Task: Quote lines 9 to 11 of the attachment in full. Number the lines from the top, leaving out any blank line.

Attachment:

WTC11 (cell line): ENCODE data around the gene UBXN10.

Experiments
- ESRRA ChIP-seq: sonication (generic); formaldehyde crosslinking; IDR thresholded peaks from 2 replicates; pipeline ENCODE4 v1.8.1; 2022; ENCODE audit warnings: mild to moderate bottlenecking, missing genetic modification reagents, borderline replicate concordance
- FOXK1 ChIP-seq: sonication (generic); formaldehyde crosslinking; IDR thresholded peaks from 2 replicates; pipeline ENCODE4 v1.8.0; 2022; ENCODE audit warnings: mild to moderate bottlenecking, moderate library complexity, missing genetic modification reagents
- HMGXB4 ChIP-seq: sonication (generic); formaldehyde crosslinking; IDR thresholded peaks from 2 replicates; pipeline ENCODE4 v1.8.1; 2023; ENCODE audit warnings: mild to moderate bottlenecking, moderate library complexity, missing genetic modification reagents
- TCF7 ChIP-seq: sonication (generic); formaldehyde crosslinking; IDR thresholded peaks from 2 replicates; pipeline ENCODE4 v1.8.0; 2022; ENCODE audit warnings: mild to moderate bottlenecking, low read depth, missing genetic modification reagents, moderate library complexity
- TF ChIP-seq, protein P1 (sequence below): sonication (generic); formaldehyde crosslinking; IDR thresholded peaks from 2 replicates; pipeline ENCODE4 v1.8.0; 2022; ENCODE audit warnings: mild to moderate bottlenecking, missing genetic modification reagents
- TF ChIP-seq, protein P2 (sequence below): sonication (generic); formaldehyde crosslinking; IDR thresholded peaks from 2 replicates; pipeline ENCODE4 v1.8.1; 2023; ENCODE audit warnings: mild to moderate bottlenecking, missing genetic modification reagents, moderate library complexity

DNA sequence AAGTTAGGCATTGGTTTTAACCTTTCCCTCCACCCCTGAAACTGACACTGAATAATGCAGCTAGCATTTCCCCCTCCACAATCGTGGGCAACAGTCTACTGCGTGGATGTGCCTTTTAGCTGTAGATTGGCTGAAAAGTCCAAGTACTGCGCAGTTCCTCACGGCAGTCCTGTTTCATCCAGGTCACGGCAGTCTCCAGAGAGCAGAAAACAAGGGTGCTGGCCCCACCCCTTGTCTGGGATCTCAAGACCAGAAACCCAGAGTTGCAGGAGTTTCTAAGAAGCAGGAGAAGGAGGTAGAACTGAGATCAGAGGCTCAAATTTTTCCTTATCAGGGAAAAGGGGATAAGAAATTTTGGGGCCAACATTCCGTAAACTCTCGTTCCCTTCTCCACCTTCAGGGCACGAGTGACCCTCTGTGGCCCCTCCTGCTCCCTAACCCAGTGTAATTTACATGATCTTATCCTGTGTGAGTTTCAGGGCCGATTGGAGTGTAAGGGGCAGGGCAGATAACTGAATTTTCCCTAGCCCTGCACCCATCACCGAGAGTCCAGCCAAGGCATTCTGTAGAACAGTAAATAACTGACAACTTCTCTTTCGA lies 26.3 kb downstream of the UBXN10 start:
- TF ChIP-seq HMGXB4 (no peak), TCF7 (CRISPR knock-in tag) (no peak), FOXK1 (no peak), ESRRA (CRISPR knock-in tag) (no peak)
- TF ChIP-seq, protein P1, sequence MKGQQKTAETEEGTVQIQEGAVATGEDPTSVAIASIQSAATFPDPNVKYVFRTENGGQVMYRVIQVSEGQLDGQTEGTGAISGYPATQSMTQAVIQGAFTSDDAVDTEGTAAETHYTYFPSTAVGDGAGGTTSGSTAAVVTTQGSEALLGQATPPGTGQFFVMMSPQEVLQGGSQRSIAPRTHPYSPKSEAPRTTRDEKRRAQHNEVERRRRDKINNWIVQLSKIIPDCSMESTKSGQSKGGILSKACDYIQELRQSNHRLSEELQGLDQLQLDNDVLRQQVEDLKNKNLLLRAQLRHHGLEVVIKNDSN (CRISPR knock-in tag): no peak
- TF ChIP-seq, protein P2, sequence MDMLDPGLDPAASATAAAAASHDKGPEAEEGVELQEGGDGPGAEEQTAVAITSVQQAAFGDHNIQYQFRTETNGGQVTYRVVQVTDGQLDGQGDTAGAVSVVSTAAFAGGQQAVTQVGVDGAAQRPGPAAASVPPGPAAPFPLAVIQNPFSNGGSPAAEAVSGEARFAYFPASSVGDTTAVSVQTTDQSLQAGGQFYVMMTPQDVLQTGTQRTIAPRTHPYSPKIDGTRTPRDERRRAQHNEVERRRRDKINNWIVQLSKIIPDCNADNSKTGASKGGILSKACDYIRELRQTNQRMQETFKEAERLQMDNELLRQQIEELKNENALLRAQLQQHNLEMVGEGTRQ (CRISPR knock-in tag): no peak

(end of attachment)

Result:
DNA sequence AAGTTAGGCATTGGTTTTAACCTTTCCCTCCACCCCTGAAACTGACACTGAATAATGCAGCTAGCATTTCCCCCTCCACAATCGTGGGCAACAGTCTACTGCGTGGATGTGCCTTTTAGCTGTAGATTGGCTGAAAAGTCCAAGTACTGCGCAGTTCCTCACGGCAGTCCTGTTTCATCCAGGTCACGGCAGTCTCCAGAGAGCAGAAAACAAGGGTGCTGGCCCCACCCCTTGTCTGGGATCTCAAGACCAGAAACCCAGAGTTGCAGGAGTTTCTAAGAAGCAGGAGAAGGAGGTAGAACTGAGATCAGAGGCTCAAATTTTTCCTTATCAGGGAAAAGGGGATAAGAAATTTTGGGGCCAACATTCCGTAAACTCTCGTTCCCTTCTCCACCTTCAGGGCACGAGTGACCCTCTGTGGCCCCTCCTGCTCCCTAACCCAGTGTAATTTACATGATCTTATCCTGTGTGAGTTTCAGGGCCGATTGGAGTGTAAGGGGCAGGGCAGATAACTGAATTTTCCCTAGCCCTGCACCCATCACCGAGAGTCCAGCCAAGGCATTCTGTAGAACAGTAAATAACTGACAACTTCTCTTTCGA lies 26.3 kb downstream of the UBXN10 start:
- TF ChIP-seq HMGXB4 (no peak), TCF7 (CRISPR knock-in tag) (no peak), FOXK1 (no peak), ESRRA (CRISPR knock-in tag) (no peak)
- TF ChIP-seq, protein P1, sequence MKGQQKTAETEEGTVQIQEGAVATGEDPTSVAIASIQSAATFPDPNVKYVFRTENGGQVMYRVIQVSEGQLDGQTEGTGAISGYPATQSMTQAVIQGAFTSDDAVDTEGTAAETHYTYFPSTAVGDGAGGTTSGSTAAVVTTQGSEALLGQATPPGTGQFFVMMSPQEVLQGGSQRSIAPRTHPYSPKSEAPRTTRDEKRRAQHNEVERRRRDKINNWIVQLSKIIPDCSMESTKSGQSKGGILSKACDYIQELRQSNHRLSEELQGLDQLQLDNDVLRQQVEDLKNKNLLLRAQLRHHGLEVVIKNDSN (CRISPR knock-in tag): no peak